It seems like Daylight Saving Time sneaks up on us every year, leaving us confused and having trouble adjusting our schedules. Thanks to modern technology, most of our clocks automatically adjust with the time change, somewhat preventing the days of missing that next Monday morning meeting. Daylight Saving occurs this year on Sunday, March 12th, when all clocks will roll forward one hour.
So why do we have trouble adjusting to an hour time change? Well, it has a lot to do with our circadian rhythm, which is our internal clocks that manage our sleep and wake cycles. When we change the time, we essentially put our circadian rhythm out of sync. Luckily, our circadian rhythm can be adjusted through our environment. Here are a few things we can do to make this adjustment easier.
If you are someone who has a lot of trouble adjusting to time changes, you may want to prepare my slowly changing your habits 10-15 minutes at a time the week before. If you go to bed and wake up a little earlier each day, your body will slowly adjust. It is important though to keep relatively the same schedule to adapt the time change. Be consistent with the times you eat, exercise, and socialize. You may be tempted to sleep in later or take a long nap during the day to catch up on that hour, but these strategies often backfire causing you more difficulty falling asleep at night further disrupting your internal clock.
If you already exercise, keep up the routine! If not, exercise could help your body adjust to the time change. When we exercise, our bodies release serotonin, a chemical in the brain that stabilizes our mood, helps digestion, and stimulates the parts of our brain controlling our sleep and wake cycles. Exercise will also help to induce fatigue to allow your body to relax and sleep sooner. However, be careful about exercising too late in the day as it could interfere with the quality of your sleep.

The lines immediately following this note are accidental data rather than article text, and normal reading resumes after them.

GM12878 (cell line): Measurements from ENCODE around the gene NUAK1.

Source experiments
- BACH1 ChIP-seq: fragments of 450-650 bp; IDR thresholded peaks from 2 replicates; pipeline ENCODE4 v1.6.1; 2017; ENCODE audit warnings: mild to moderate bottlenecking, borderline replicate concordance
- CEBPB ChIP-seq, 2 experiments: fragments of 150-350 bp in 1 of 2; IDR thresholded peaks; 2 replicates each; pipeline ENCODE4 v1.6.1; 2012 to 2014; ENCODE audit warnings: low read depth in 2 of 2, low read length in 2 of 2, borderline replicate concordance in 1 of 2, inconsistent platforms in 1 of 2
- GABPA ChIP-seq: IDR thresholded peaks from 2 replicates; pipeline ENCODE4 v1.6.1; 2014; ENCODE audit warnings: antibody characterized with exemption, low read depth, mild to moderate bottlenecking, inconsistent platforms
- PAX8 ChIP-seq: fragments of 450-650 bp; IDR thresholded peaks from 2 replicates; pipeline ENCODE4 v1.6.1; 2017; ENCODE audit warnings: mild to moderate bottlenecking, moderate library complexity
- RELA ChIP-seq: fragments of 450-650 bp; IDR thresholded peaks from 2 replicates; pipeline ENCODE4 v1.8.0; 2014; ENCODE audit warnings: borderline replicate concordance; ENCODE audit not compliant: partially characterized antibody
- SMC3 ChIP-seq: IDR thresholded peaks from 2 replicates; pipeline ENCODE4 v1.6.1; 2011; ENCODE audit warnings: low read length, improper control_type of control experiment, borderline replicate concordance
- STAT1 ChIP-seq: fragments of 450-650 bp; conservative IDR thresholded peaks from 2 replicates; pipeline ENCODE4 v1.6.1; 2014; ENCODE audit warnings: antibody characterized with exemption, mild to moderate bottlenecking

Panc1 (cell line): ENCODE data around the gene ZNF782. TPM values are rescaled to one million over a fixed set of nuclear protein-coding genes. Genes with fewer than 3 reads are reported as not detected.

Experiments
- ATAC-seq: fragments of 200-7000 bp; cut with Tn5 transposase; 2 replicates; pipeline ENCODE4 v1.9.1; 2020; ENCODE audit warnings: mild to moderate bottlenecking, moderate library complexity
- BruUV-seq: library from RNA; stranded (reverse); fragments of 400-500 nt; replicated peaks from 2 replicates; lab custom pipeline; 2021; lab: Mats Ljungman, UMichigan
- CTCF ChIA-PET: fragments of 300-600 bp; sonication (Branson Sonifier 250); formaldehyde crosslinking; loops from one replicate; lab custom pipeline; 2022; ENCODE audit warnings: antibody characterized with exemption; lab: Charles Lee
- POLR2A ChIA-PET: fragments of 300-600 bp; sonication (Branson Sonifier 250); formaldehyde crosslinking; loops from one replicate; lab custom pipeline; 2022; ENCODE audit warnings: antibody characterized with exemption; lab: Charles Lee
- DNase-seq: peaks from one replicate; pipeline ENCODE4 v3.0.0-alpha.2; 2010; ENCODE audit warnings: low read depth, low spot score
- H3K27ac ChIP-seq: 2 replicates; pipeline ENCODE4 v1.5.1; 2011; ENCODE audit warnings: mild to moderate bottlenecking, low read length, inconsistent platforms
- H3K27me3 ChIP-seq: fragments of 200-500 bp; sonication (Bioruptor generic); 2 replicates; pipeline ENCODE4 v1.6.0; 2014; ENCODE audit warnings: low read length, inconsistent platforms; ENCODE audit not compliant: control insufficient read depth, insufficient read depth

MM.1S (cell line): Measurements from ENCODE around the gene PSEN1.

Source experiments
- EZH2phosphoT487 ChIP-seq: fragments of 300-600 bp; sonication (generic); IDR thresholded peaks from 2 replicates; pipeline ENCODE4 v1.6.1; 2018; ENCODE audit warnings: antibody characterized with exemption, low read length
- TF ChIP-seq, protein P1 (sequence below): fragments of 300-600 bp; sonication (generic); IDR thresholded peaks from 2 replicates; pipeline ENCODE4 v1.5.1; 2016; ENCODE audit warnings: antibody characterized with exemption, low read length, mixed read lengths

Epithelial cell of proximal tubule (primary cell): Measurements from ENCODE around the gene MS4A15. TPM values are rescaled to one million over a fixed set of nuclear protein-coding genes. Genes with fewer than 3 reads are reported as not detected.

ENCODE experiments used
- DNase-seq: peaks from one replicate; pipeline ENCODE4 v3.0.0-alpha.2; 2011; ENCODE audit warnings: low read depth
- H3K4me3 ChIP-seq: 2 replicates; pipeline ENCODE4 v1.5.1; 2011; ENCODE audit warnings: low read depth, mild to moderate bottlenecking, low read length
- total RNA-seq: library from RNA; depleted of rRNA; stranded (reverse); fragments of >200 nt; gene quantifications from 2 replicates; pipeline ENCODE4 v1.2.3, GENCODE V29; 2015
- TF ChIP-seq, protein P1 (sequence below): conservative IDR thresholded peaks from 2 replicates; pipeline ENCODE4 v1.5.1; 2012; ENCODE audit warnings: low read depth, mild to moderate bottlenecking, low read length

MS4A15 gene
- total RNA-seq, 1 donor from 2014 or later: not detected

There are a few things we can remember to do that will help us to fall asleep at a decent time.
- Avoid caffeine after midday – Caffeine is a stimulant that could keep you awake at night. Many people feel restless at night when they are attempting to fall asleep if they consume caffeine in the afternoon. Know your body and how it is affected by caffeine to set a time after which caffeine is off limits for you.
- Don’t rely on alcohol – Alcohol consumption may initially make you feel drowsy, but it can interfere with your sleep cycle, causing less deep REM (rapid eye movement) sleep and more disrupted sleep. If you do consume alcohol, supplement it with water and try to stick to only one or two drinks.
- Allow food to digest before bed – Meal times may be affected by the time change, but don’t allow yourself to eat so late that your food doesn’t have time to digest before you lie down in bed. Letting food sit in your stomach can also interfere with your sleep quality by causing heartburn or acid reflux.
- Light Cues – Our circadian rhythm responds best to natural indicators of time, such as light and dark. To help with this, make sure you dim the lights in the evening when it’s time to wind down and open the blinds (or turn on lights) in the morning to encourage your body to wake. Exposure to light, especially natural sunlight, helps sync our natural circadian rhythm. Using bright lights at night or dark environments in the morning will make it more difficult for your body’s internal clock to adjust.